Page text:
ʽʽHi, I’m Benjamin Nunn – critic, gourmand and author of Ben Viveur. I like to eat and drink. And cook. And write.

You might have read me in an in-flight magazine, or a beer publication, but here on my own blog I'm liberated from the editorial shackles of others so anything goes.

I deal with real food and drink in the real world, aiming to create recipes that taste awesome, but which can be created by mere mortals without the need for tons of specialist equipment and a doctorate in food science. Likewise, I tend to review relaxed establishments that you might visit on a whim without having to sell your first-born, rather than hugely expensive restaurants and style bars in the middle of nowhere with a velvet rope barrier, a stringent dress code and a six-month waiting list!

There's plenty of robust opinion, commentary on the world of food and drink, and lots of swearing, so look away now if you're easily offended.

Otherwise, tuck your bib in, fill your glass and turbo-charge your tastebuds. We're going for a ride... Ben Appetit!
ʼʼ

Wednesday, May 11, 2011

How to damn organic chickpeas with faint praise

‘You should review’, said a colleague of mine some weeks ago, ‘that new hummus and falafel place that just opened up on the plaza.’

I’m not sure if this was a deliberate challenge designed to cunningly wrongfoot me and my blogpipe, but if it was, I failed at the first couple of attempts. You see, to get to ‘that new hummus and falafel place’ I have to walk out the tower and right past Birley Salt Beef.

Not an easy thing to do of a lunchtime, that. I’m only human.

I mean, what sane person could possibly eschew a sandwich full of hot roast beef or crackling pork belly and walk on by, merely in order to munch on some tasteless chickpea nonsense?!?


Probably only the assorted vegans, crusties, crumblies, hippies, socialists, whale-savers, potheads, students and eco-warriors that I mentally associate with hummus and falafel places - a mental association that is entirely fair and right too, I'll have you know. 


It's both organic and chickpea-y
(And that Swampy fellow who used to protest against motorway extensions. He probably eats falafel and hummus.)

Oh, all right. I'll stop moaning. I guess I don’t mind hummus and falafel all that much, and I actually quite like chickpeas when curried. I just struggle to get even remotely enthusiastic about them.


But this sort of food is just never going to set my palette alight, and I really wasn’t expecting anything much in the way of ‘wow factor’ today when I finally managed to walk past Birley’s without giving in to the lure of hot red meat (having already arranged with Mrs. B-V that we’d feast upon a large pork joint this evening, naturally!) 

(Oh, and Guardian-readers. And people who drive Citroen 2CVs. I'll stop now.)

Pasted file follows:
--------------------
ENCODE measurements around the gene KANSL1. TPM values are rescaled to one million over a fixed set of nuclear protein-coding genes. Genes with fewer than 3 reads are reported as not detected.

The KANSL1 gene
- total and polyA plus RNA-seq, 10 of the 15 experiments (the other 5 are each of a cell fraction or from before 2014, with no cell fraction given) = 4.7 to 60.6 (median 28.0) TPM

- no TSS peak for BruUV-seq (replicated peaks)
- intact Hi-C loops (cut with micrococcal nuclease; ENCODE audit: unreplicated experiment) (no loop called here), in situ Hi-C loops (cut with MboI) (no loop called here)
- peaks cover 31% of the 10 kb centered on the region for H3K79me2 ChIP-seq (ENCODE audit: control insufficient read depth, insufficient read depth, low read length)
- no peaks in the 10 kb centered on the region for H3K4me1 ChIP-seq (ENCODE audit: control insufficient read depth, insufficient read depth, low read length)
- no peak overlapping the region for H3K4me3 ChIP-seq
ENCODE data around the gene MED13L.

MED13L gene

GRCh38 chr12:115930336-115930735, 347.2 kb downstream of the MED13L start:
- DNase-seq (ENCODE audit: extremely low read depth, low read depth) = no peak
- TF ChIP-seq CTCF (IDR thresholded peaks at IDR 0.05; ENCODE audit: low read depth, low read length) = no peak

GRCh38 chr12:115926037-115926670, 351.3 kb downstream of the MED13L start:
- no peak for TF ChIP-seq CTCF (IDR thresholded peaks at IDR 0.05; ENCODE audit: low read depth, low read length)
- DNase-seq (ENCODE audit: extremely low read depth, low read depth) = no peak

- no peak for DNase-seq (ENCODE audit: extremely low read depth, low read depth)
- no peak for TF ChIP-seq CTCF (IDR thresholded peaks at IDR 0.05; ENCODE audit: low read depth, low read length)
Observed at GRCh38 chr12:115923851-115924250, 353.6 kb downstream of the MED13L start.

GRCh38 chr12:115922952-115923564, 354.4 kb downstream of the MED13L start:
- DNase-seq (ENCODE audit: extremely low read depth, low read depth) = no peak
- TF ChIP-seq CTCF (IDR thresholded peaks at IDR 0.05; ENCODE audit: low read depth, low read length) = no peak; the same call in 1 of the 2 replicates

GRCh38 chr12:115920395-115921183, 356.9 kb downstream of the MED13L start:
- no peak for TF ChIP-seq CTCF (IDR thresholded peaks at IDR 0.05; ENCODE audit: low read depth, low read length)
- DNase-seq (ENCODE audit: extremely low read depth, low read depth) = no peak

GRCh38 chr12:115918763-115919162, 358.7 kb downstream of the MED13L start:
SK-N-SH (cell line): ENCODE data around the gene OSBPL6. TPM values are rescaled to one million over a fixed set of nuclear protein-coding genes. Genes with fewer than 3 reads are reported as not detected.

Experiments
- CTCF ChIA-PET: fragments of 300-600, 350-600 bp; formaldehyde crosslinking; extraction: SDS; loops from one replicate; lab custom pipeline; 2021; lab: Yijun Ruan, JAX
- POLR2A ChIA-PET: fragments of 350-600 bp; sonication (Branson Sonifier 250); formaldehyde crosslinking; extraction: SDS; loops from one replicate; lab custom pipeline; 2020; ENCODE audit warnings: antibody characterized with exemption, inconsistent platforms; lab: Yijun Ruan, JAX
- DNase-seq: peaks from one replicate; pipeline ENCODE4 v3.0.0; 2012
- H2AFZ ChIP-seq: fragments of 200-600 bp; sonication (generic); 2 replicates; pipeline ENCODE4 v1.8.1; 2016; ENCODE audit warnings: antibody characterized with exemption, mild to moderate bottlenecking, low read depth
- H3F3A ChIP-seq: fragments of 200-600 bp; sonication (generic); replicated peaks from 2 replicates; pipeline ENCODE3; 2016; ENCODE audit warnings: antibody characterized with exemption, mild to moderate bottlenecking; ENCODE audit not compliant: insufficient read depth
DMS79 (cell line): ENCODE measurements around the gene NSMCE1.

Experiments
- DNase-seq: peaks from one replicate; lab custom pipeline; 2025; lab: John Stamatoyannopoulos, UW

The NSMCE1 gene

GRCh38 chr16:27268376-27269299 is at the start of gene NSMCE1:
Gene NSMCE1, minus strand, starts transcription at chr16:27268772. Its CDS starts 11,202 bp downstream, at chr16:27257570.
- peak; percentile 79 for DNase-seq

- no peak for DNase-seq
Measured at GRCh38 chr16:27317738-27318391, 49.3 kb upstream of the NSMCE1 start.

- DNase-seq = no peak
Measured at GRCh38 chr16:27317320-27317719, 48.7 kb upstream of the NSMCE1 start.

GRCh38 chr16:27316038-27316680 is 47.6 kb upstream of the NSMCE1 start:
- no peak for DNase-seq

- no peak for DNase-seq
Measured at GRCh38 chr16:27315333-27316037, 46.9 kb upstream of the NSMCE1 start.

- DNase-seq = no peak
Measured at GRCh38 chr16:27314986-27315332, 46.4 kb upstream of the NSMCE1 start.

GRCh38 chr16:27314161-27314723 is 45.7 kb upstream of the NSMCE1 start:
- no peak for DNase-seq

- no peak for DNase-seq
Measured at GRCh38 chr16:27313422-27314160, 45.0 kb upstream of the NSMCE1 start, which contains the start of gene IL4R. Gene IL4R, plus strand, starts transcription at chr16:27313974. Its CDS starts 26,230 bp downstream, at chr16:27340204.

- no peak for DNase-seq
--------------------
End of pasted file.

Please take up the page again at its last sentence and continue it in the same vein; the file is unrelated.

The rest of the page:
Finger on the pulse


The imaginatively-named ‘Organic Chickpeas’ bar is open from 10 until 6, though it’s not really the kind of snack I’d fancy at 10:03 or 5:59. The menu is limited to falafel in bread (about £4.50), a hummus platter or a salad plate (both about a fiver) – in whatever configuration you choose, the core elements seem to be essentially the same though. 

I went for the falafel in brown flat-ish bread, which includes a thin spreading of hummus and tahini and various colourful, cabbagey salads. It looked interesting enough, and I won't contest their claims of freshness and purity. 

It was vaguely hot, vaguely cold, vaguely crunchly, vaguely liquidy and vaguely garlicky, and the (optional) chilli sauce added a nice warming kick, but I knew exactly what I was going to get. Maybe it's me, but the vegetarian/organic/wholefood market does seem to be lacking a little in imagination and tastes exactly as it did when it first emerged in the 1980s.

It was hard to tell because of the purple cabbage juice, but I think there were four little falafel inside the sandwich. I wasn't full and could easily have eaten another. And yet, strangely, it wouldn't bother me if I never ate another.

The little chickpea bar outside the tower does what it does rather well, but unless you're a straggly-haired environmentalist who ended up in Canary Wharf by mistake, it's hard to get excited about it.


On The Wharf...

Organic Chickpeas
Reuters Plaza,
Canary Wharf
E14 5AJ
*********

1 comment:

  1. That Swampy fellow used to eat Pot Noodle. It always struck me as odd that someone who professed to care so passionately for nature should enjoy one of the most processed, packaged and unnatural foodstuffs (if such it can be described as) in existence.

    ReplyDelete

Comments are always welcomed and encouraged, especially interesting, thought-provoking contributions and outrageous suggestions.